“Scoffing at a price or speaking to a friend loudly enough for the vendor to hear isn’t going to get you the price you [want],” she says. “For a lot of us, this is our livelihood, and we’ve spent years honing the skill.” If you’d like to ask a seller for a discount, Neko suggests that you “start with how much you appreciate the piece, and then go from there.”
Pointing out an item’s flaws
Another haggling mistake that, according to Kenneth and Dee, is both offensive and far too common, is pointing out what you think is wrong with a piece of a vendor’s merchandise when trying to convince them to give it to you for a discounted price.
“When you do that, it’s in a weird way desperate, because you’re giving away that all you’re trying to do is drive down the price of something that they’ve already considered the quality of,” Dee says. And, as Kenneth points out, sellers typically put a lot of thought into hand-selecting their merchandise. “They’re probably objects that they care deeply about and want to pass on to the right person,” he says. “So telling them all the reasons you think their piece sucks won’t necessarily help.”
Because antiques and vintage items are almost always used goods, it’s also unrealistic to expect that they would be available at a reasonable price in pristine condition. “There are going to be scratches and chips,” Kenneth adds. “When you buy an antique, you know that you’re getting something that’s been around for a while.”
The one exception is if you think you spot some type of damage or flaw—like a crack in a plate—and don’t believe that it’s reflected in an item’s price. “A polite way to bring that up is to ask, ‘Are you aware of this crack?’ If they are, they’ll usually explain what it is that makes the piece valuable, like if it came from a certain maker or has a rare pattern,” Dee explains. “If they weren’t aware, which does happen, [because] even the best dealers can miss things, then they might lower the price for you.”
Coming without smaller bills (or cash in general)
There are also a few haggling-specific reasons why you should bring cash to a flea market or antique show. First, because vendors typically have to pay a processing fee on any credit card sales, you may have better luck negotiating the price on an item if you make it clear that you’re going to pay in cash, Dee notes. Similarly, by paying in cash, you may be helping out a seller who is short on change—especially if you ask whether they could use some smaller bills. “In the current monetary climate, change is greatly appreciated,” Dee tells Clever. “Smaller bills can be pretty hard to come by now.”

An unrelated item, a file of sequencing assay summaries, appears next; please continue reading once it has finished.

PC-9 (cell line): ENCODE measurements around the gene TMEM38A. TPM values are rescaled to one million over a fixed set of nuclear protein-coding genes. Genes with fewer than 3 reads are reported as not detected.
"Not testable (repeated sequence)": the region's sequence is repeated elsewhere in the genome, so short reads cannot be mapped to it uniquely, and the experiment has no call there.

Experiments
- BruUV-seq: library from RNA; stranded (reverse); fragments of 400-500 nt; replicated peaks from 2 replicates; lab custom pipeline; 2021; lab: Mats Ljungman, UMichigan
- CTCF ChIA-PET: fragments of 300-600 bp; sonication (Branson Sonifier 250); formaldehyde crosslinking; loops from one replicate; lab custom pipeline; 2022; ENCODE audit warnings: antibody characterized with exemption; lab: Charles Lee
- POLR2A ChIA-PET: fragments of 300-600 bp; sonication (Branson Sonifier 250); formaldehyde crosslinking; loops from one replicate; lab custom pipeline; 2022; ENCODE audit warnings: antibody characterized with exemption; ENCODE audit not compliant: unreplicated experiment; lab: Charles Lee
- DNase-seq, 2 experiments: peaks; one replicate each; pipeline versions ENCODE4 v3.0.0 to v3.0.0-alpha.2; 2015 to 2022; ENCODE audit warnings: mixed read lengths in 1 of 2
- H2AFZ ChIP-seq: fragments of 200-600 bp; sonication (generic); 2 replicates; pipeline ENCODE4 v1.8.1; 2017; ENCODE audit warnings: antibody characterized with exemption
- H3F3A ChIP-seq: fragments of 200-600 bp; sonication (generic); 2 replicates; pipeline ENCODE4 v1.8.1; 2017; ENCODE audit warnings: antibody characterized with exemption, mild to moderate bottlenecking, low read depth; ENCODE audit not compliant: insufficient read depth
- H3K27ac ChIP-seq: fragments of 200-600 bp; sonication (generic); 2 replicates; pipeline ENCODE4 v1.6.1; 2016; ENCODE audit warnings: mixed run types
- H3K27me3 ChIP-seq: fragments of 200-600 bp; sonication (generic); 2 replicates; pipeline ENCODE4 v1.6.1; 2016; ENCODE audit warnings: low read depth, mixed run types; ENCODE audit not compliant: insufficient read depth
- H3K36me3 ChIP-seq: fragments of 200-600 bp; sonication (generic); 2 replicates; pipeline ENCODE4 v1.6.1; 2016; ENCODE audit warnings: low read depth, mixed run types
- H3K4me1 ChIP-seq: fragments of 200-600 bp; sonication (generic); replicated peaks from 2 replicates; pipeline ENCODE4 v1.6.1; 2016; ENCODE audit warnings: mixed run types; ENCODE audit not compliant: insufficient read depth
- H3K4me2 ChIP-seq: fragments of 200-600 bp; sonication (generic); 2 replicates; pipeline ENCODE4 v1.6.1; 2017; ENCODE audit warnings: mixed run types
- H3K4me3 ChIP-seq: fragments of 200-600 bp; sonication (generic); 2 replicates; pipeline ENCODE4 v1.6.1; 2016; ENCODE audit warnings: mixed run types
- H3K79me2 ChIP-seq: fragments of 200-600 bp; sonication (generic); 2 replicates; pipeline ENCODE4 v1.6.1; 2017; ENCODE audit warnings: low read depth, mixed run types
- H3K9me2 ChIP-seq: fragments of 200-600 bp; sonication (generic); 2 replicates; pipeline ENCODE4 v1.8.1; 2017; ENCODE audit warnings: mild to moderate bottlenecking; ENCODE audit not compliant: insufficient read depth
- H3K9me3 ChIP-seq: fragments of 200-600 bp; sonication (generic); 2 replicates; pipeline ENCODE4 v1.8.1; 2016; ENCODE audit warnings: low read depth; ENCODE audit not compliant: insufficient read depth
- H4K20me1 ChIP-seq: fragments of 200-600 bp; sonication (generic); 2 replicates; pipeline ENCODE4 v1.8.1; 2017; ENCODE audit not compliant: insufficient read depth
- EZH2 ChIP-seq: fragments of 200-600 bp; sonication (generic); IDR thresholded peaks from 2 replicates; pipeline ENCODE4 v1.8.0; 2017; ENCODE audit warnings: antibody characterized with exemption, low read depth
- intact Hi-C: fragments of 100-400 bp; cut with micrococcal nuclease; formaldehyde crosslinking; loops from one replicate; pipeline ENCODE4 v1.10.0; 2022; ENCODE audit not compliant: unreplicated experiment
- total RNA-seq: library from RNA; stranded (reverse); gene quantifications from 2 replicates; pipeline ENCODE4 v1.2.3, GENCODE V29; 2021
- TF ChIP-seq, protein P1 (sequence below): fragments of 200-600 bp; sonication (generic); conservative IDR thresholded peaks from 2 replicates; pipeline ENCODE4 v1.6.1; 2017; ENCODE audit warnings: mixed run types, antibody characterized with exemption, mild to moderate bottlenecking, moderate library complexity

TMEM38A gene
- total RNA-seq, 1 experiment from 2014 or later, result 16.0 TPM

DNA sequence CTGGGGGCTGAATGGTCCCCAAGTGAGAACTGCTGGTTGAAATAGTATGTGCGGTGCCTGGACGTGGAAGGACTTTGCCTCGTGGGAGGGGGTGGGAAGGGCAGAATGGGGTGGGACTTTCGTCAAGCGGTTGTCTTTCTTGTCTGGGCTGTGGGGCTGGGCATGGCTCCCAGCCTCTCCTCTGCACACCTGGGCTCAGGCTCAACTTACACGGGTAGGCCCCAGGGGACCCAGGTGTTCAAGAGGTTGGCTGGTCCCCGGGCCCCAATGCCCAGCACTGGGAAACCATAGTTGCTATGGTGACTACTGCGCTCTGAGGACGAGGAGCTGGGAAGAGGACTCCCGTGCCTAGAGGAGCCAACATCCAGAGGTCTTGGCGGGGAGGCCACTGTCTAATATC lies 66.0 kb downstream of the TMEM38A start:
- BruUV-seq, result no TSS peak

Both Kenneth and Dee recommend bringing a lot of one-dollar bills with you to a flea market or antique show. One reason for this, which they explained in a 2018 episode of their podcast about haggling, is that if you talk a vendor down to $3 on a $5 item—telling them that you only have $3 left—and then pay with a $20 bill, the dealer will notice, and probably be less likely to work with you on prices if you shop with them again.
Buying multiple items from the same vendor without “bundling”
If you’re going to try to haggle with a dealer, Mel says that it can help to group multiple items together and ask what they’d be willing to do for the set—a technique often referred to as bundling. This is a tactic she recommends at flea markets and antique shows, as well as estate sales, where the less product the sellers have to deal with at the end of the day, the better. “If I’m at the sale with a friend, I’ll also usually put our items together as one purchase in hopes of getting a larger discount that we can then divide amongst our items,” she explains.